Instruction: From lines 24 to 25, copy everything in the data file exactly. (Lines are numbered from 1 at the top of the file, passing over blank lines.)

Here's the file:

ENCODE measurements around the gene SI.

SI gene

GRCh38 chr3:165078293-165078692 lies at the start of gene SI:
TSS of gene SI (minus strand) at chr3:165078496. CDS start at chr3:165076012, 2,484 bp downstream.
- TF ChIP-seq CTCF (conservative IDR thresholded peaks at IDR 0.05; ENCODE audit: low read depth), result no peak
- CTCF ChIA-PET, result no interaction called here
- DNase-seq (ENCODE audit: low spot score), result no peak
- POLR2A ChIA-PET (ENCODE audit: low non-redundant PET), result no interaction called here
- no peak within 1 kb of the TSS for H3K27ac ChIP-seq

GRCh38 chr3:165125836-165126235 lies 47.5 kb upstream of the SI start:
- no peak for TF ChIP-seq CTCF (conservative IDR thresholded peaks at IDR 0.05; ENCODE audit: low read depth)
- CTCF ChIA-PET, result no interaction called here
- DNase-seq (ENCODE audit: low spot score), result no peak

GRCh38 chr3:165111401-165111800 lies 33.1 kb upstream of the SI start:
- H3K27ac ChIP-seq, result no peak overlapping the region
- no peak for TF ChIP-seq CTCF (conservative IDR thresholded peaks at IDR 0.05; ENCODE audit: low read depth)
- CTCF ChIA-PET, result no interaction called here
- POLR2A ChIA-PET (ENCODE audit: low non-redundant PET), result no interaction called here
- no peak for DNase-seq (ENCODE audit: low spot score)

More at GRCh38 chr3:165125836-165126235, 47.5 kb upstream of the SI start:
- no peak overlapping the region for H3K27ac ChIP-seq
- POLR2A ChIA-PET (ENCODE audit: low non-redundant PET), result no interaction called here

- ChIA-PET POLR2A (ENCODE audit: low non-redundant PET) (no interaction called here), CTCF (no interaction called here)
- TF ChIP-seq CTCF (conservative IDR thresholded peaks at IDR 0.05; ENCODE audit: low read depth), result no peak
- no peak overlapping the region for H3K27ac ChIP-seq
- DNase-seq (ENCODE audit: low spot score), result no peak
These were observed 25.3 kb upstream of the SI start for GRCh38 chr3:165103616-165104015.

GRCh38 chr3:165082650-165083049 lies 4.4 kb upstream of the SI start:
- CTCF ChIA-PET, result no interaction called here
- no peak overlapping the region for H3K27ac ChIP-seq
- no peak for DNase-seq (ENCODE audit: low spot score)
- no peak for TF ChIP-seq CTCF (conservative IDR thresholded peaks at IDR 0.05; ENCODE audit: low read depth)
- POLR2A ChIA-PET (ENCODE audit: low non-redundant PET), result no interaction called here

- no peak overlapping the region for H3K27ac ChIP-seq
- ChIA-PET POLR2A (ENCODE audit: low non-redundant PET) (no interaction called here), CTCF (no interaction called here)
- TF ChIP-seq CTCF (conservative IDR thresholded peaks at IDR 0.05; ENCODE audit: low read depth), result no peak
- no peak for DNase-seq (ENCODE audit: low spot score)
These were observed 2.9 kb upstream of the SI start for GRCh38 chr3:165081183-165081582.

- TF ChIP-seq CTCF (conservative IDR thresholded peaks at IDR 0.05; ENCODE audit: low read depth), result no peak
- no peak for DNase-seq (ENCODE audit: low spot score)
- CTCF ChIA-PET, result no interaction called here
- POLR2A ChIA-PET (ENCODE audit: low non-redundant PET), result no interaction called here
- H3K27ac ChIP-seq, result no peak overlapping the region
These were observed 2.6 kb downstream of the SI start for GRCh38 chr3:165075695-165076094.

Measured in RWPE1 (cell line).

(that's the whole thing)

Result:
- TF ChIP-seq CTCF (conservative IDR thresholded peaks at IDR 0.05; ENCODE audit: low read depth), result no peak
- no peak overlapping the region for H3K27ac ChIP-seq